Wednesday, November 29, 2006


Acer Ferrari 5000

I FINALLY received my Ferrari 5000. It was on back order since September and so far I have to say the wait was worth it. I only have three minor nits so far, one is that the keyboard will take some getting used to. The Enter key and ctrl key aren't where I would expect them but I am sure I'll get used to it. The second is the heat blasted from the side. If you use a mouse while the laptop is on a desk then your right hand gets warmed up. I am not sure if this is a feature or flaw! But the bottom isn't too hot for lap use like my older Powerbook. The third minor issue is that the scroll bottom does not work with Firefox/Thunderbird.

More to come...

Friday, November 17, 2006


Sun's Two Worlds

Ben Rockwood made an interesting point on Joyent's latest podcast that Sun has two worlds: Java and Solaris. This came up during the discussion about Java becoming about sourced. He wasn't really happy about Java using GPL and made the point about different things are at Sun between the Java world at Sun and the Solaris world.

As someone who lives in both worlds as part of my job and my personal interests I have to agree. My feeling is that Sun could do more to "sell" Solaris to the Java world and vice versa. Yes vice versa, just try to advocate using Java for something on the OpenSolaris general list and you'll have flames in no time!

Here is what I am thinking about doing. I would like to write some articles for Java developers about why and how they would find Solaris productive as a development environment. After all, many Java developers like using Linux so Solaris is a natural alternative.

Also, I would like to write a book like this someday but about Solaris. Anyone think that anyone would read it?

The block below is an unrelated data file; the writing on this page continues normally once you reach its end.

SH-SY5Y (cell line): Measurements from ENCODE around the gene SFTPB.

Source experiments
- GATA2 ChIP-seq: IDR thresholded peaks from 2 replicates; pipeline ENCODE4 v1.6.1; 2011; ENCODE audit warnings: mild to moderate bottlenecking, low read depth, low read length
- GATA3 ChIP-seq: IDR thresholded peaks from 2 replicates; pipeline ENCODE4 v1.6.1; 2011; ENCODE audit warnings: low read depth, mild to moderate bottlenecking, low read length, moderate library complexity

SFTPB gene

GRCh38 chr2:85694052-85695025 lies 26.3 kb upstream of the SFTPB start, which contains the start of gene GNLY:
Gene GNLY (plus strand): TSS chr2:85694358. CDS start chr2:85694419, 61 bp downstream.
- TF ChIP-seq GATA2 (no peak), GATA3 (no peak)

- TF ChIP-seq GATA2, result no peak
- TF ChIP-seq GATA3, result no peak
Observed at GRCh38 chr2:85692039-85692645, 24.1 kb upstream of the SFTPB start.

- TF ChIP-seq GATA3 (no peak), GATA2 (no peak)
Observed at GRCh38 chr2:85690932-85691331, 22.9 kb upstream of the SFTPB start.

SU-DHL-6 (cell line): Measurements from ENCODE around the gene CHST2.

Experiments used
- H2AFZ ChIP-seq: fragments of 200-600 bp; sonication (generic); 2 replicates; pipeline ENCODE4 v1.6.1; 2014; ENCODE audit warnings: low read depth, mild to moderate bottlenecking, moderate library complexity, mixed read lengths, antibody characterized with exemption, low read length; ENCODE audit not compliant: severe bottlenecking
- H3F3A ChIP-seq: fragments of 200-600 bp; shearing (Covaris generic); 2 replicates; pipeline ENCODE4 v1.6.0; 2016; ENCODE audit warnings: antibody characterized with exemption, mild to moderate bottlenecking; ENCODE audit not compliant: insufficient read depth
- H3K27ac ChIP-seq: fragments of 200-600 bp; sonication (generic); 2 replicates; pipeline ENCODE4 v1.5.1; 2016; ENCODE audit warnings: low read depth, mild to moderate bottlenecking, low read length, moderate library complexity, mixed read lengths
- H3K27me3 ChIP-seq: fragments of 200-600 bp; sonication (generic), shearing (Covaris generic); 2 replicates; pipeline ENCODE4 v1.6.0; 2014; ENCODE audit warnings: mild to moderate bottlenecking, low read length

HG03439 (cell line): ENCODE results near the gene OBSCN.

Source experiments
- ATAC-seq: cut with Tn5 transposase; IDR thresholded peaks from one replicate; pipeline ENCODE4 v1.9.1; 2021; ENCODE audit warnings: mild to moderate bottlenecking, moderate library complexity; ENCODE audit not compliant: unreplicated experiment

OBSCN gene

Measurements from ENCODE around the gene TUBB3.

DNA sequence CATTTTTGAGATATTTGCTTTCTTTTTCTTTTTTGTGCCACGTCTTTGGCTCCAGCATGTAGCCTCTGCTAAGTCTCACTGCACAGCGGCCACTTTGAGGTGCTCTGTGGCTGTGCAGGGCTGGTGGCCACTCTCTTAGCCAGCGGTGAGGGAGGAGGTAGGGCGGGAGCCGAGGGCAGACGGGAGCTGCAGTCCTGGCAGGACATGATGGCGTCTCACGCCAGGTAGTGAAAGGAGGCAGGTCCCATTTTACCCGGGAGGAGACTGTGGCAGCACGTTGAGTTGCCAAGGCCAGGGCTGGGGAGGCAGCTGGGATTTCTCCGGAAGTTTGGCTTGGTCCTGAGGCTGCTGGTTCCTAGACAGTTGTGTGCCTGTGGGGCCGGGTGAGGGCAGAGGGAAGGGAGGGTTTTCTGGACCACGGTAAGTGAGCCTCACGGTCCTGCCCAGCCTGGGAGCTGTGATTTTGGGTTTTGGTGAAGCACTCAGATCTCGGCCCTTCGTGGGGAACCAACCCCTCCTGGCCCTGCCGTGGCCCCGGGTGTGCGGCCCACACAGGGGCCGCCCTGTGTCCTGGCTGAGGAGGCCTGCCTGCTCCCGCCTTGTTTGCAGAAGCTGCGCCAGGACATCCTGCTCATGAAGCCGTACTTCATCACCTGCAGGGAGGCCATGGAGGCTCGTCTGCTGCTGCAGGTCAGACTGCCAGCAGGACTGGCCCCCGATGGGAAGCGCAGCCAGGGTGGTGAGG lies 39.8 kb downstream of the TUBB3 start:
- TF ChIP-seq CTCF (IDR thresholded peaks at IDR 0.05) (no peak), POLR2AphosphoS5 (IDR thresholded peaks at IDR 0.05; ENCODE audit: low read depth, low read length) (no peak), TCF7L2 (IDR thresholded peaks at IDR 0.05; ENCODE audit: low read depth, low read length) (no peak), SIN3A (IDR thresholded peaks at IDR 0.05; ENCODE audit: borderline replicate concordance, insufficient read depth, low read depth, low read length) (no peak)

Wednesday, November 15, 2006


JAX-WS, Not Too Bad

So I have finally got connected to the outside web service using the JAX-WS tools in Netbeans. The big problem I had was the web service had some crazy ideas of how things should be done. The big trip up for me was how they used to mean put in an XML document here that wasn't mentioned anywhere in the WSDL but they told all about in the docs. Unfortunately JAX-WS can only read WSDL files and not docs meant for humans, at least not in this version, so I had so manual work to do.

All in all JAX-WS seems like a nice tool. My code to connect to the web service was just a handful of lines. The rest was all generated behind the scenes by Netbeans. It did take me reading through the generated code to figure out what was going on and to figure it out how it all works. I am not a big fan of lots of automated abstraction, but at least Netbeans makes it easy to get to the details if you need to and ignore it if you want to. Just like the Swing tools. The only gripe I have about Netbeans is that I could not use the my long running project I built from an existing ant script, I had to create a new project in order for Netbeans to allow me to consume web services with its tools.

Thursday, November 09, 2006


Web Services: Shouldn't this be Easy?

I have a URL from someone for a Web Service I want to send data to and I have Netbeans 5.5 that has tools for connected to Web Services. I have never done any coding with with Web Services but I have a full understanding of how it works. So I plug in the WSDL URL to Netbeans and then right click in my code and tell Netbeans to connect to the method that I want. That should easy right? Well it left me with a few lines of code with some TODO's for me to implement which I have no clue on what to do. All Netbeans did was create a whole mess of classes which it really doesn't what me to look at. Sigh, I have to use my brain and learn something.

So I want to know, it is 2006, where are my robot butlers, flying cars, and IDE's that think for me?

Monday, November 06, 2006


Back to Blogging

I finally moved to Pittsburgh and settled in. So soon I should be getting back into working OpenSolaris on a regular basis. But during the move I did get asked by someone writing an article about Netbeans about how I used it on the Chime project. I am looking forward to seeing the article when it comes out.

And speaking of Netbeans, I just switched to 5.5. One thing I just noticed, which I am not if it is new or has been there for awhile, is key bindings for Emacs! Since I bounced between the two all the time I really appreciate that feature.

This page is powered by Blogger. Isn't yours?